lil weasel
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#129

Posted 12 January 2013 - 03:06 PM Edited by lil weasel, 12 January 2013 - 07:30 PM.

I fail to see your problem with the U.S. Constitution. Our 'protections' are enumerated in that piece of paper. It takes ratification by the States to change it. Although there are many corrupt (some don't even realize it) minds that demand changes that in the Long Run could end the 'Experiment' in this new government.

Just because your Parliament can change its mind in a minute without regard to what the People want you should consider how that protects your 'rights', and cry in your own beer over our amendments.
Then I suppose that being part of a government that has ingrained the need for the peons to kneel, bow, and submit to the Elite, what can we expect?
'Sour Grapes' for your need to bring everyone else to your level of subservience.

Again, I will remind you of how your people had to BEG U.S. citizens supply personal arms for your Home Defense arms when 'you' were disarmed prior to the World War.
Citizens need to be armed for Defense against enemies, both Foreign and Domestic.
Our Forefathers had to deal with overbearing government and wanted to protect the future society from having to go through it again.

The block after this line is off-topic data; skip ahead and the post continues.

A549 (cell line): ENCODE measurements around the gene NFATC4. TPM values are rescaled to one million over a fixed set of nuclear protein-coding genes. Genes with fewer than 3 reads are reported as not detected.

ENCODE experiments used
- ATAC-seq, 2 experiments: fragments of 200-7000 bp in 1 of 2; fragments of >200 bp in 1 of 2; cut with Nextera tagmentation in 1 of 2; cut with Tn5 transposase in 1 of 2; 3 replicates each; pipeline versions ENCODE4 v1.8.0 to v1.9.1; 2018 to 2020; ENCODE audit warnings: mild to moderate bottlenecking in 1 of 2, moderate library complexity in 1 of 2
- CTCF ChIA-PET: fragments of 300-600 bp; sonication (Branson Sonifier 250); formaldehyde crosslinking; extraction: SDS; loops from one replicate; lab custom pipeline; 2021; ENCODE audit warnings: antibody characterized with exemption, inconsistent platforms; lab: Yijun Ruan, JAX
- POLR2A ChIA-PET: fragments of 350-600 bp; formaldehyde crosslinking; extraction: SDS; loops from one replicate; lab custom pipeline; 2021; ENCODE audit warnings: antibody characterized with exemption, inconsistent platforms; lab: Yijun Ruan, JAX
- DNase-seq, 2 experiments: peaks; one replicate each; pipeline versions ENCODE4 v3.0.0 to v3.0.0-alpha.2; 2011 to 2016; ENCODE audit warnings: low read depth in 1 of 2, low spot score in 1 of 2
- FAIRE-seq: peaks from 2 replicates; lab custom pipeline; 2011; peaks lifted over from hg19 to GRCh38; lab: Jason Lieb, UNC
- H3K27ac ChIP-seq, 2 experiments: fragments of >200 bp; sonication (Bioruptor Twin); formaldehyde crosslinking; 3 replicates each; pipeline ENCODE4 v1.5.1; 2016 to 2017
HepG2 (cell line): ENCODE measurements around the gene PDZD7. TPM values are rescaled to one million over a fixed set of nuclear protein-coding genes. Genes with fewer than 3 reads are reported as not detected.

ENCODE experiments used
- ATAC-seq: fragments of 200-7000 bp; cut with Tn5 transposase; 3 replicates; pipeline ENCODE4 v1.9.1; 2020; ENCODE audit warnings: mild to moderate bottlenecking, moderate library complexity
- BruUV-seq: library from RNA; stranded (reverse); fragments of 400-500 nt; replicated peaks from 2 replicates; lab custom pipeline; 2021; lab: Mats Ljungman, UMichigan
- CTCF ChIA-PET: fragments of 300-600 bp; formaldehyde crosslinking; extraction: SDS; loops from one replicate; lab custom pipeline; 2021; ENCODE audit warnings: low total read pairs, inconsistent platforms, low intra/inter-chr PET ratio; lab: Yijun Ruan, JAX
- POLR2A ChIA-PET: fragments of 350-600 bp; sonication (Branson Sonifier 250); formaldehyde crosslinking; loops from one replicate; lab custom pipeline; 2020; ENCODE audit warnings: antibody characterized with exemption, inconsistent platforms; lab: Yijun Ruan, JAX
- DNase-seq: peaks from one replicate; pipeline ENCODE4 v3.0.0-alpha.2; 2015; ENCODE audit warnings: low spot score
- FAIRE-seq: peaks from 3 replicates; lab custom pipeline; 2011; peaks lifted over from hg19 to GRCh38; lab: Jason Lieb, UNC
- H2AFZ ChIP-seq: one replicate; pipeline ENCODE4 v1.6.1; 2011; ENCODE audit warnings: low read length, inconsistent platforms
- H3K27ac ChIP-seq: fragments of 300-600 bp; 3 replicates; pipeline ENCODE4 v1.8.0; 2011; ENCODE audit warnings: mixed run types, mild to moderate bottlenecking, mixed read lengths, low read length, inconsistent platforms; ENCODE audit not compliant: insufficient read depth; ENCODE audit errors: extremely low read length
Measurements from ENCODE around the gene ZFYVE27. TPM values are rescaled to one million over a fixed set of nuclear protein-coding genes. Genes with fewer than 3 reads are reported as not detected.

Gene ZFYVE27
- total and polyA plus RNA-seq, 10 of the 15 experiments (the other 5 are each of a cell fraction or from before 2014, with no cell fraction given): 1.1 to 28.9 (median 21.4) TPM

And, yes, the War Between the States seemed to have proven it.

Your foolish reference to Yeman shows how silly you can be. We have a FREEdom of Religion,and spanish isn't yet the official language.
Article (2) Islam is the religion of The state and Arabic is its official language.
Article (3) Islamic Shari'ah is the source of all legislation.
Article (35) No organization, individual , group, political party or organization may establish forces or paramilitary groups for whatever purpose or under any name.

Kifflom112
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#130

Posted 12 January 2013 - 07:23 PM

Shouldn't this topic be closed? They called off the video game burning, which is what they should've done a minute after planning it, lol.

sivispacem
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#131

Posted 12 January 2013 - 07:42 PM

QUOTE (lil weasel @ Saturday, Jan 12 2013, 16:06)
I fail to see your problem with the U.S. Constitution.

That's because I don't have one. Which you would have realised had you not failed to read anything I'd previously written.